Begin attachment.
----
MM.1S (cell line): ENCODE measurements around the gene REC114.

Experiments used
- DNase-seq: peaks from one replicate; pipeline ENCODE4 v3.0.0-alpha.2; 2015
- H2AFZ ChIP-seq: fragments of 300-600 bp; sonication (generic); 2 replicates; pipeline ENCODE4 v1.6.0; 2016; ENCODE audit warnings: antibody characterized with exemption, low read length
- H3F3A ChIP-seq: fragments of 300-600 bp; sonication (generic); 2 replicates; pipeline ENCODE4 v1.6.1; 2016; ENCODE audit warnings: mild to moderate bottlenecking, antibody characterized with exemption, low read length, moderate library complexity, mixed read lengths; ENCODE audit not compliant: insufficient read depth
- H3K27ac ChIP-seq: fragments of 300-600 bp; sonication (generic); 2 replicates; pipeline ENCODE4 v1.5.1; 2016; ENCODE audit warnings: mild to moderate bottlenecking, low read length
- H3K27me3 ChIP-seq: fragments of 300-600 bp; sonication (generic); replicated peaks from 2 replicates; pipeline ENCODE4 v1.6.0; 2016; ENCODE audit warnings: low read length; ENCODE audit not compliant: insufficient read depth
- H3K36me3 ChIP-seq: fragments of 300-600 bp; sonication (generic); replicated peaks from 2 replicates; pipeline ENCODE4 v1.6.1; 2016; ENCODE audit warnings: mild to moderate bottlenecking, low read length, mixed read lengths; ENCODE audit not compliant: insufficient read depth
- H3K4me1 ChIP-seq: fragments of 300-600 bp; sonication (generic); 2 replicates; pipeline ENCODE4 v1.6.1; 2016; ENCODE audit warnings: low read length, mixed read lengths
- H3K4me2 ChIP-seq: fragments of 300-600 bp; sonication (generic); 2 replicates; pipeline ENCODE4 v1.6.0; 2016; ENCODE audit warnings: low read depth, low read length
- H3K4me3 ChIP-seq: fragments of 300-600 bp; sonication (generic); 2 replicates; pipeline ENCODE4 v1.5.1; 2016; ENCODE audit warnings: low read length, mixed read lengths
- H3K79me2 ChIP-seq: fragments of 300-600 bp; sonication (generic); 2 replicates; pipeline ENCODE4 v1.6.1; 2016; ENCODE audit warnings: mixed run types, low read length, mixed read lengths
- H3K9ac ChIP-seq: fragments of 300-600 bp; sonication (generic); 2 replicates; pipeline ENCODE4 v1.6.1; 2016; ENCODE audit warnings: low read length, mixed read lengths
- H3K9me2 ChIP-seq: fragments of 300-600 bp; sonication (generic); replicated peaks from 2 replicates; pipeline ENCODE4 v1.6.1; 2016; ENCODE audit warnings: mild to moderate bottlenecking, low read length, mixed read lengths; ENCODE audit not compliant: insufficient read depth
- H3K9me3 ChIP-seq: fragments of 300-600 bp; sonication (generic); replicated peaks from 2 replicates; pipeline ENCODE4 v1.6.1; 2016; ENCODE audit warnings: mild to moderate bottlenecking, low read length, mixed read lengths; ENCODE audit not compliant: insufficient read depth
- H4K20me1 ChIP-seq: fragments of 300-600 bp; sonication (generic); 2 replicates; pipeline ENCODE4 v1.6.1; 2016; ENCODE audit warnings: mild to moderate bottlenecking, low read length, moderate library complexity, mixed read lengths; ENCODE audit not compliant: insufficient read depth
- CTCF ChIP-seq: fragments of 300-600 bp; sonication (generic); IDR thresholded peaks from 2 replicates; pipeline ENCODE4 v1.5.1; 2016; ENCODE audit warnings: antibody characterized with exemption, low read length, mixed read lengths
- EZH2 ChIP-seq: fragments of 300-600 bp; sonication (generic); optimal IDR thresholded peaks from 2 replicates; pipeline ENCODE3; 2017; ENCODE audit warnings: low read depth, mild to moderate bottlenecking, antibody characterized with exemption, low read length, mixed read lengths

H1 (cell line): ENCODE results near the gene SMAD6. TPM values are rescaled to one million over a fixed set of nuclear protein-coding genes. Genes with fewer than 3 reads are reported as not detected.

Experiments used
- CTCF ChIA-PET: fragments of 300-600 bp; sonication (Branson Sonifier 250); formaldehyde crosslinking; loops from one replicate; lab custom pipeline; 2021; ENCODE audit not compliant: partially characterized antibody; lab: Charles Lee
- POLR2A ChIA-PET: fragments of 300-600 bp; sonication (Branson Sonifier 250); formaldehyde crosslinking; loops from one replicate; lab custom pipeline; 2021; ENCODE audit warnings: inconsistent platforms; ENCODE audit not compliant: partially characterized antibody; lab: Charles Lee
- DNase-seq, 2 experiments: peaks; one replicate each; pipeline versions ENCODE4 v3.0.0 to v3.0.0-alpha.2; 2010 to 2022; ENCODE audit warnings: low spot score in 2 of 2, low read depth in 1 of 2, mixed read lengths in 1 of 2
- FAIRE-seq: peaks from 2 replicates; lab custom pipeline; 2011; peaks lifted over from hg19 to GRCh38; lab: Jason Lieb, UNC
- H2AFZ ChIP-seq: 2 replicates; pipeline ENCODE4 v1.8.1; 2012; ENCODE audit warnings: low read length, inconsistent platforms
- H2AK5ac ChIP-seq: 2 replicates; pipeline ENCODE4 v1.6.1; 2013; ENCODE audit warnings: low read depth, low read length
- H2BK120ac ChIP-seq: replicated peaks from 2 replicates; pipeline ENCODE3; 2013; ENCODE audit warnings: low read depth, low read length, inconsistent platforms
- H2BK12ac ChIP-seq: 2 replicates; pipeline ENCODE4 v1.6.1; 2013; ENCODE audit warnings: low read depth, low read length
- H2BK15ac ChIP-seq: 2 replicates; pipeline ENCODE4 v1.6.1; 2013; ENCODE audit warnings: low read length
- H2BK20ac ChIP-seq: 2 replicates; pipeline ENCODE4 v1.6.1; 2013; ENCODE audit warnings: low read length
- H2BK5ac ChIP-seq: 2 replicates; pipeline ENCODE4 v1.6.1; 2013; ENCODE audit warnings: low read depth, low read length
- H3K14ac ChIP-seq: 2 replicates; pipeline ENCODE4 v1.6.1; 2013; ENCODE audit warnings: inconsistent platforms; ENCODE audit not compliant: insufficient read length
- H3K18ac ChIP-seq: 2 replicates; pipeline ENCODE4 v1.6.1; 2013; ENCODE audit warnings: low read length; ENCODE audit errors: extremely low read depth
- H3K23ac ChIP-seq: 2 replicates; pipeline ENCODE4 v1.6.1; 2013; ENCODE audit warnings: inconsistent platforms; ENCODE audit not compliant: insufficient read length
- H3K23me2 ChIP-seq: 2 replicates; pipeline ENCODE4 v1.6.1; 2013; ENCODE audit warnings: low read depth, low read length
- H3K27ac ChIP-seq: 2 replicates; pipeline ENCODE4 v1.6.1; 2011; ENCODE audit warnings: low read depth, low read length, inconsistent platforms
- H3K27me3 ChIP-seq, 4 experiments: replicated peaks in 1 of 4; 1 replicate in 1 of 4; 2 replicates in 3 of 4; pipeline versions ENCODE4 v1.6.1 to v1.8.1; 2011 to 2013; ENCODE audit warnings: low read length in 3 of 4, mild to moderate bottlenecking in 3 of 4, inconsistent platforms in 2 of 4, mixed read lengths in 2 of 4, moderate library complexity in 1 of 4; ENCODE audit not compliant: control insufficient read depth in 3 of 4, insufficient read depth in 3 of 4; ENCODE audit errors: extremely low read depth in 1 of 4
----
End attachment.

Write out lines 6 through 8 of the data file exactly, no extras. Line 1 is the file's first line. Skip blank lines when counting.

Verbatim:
- H3K27ac ChIP-seq: fragments of 300-600 bp; sonication (generic); 2 replicates; pipeline ENCODE4 v1.5.1; 2016; ENCODE audit warnings: mild to moderate bottlenecking, low read length
- H3K27me3 ChIP-seq: fragments of 300-600 bp; sonication (generic); replicated peaks from 2 replicates; pipeline ENCODE4 v1.6.0; 2016; ENCODE audit warnings: low read length; ENCODE audit not compliant: insufficient read depth
- H3K36me3 ChIP-seq: fragments of 300-600 bp; sonication (generic); replicated peaks from 2 replicates; pipeline ENCODE4 v1.6.1; 2016; ENCODE audit warnings: mild to moderate bottlenecking, low read length, mixed read lengths; ENCODE audit not compliant: insufficient read depth